Senior Turkish officials last week implicated two Iranian diplomats for instigating the November 2019 assassination of Iranian dissident Masoud Molavi Vardanjani in Istanbul. Until recently, Turkish and Iranian governments managed to overlook their sectarian differences and clashing interests in Syria, joining forces time and again against their common adversaries. Ankara’s unwonted move to highlight Tehran’s culpability in Vardanjani’s killing is a sign that bilateral relations remain strained in the aftermath of February’s lethal confrontation between Turkish troops and Iranian-backed militias in Idlib.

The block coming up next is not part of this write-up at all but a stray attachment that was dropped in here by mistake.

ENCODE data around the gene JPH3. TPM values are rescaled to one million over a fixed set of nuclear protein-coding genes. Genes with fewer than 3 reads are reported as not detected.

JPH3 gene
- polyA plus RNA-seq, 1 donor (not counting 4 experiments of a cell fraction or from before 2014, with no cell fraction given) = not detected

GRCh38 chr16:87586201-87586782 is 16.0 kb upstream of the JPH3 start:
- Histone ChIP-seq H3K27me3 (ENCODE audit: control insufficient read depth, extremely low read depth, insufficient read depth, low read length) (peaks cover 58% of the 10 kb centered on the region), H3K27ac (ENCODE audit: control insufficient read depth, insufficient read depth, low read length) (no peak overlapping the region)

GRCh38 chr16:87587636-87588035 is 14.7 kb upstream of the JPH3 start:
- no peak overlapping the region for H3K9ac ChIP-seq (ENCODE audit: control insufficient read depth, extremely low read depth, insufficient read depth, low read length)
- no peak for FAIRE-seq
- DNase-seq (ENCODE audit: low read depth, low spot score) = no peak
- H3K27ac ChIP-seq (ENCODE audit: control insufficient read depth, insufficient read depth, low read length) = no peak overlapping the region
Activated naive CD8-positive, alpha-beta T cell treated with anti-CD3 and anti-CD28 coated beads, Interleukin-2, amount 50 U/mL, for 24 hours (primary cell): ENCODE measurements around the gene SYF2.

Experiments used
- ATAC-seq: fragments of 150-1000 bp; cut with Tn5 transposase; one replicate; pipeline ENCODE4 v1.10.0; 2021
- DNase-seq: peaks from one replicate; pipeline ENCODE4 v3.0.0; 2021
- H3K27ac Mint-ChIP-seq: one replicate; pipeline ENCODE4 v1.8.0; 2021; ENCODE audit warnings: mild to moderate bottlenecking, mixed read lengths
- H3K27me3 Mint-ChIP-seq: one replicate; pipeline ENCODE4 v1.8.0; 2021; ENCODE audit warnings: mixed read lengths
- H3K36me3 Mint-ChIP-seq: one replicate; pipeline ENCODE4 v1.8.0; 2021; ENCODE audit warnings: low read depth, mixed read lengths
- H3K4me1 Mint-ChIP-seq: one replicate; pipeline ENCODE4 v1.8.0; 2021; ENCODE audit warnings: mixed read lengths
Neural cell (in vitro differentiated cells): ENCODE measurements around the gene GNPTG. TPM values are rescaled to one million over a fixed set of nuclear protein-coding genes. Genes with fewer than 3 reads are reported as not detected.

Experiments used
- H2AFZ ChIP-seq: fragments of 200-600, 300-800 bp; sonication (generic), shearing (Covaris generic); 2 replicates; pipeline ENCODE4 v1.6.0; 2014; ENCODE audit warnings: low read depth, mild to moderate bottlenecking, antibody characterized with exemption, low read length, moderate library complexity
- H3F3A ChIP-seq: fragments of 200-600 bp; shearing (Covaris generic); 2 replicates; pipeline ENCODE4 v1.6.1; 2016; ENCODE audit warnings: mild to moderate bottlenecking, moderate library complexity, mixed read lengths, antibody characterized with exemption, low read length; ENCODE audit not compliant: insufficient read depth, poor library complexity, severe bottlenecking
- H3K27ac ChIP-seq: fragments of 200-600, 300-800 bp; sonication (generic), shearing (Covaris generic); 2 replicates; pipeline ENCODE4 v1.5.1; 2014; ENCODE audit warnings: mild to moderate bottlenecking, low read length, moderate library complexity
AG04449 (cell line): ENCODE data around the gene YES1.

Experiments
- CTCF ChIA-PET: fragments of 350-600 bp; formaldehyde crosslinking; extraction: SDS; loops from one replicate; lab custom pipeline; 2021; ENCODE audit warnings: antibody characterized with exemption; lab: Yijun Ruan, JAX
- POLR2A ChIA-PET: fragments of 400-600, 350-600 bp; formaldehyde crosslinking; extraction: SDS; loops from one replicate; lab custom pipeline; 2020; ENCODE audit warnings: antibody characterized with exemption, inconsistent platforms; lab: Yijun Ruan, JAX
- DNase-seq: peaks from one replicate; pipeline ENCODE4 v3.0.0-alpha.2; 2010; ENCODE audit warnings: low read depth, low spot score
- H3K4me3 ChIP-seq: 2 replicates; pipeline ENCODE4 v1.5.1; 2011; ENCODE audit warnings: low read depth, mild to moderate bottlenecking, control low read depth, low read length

Turkey's President Recep Tayyip Erdogan speaks during funeral prayers for Emre Baysal, one the 36 Turkish soldiers killed on Thursday in a Syrian army attack in the Idlib area of Syria, in Istanbul on Feb. 29, 2020. (AP)
A picture shows the logo of the Turkish bank Halkbank in Istanbul. (File photo: AFP)
Turkey’s President Recep Tayyip Erdogan, right, and Iran’s President Hassan Rouhani shake hands during a welcome ceremony in Ankara, Turkey, on April 16, 2016. (AP)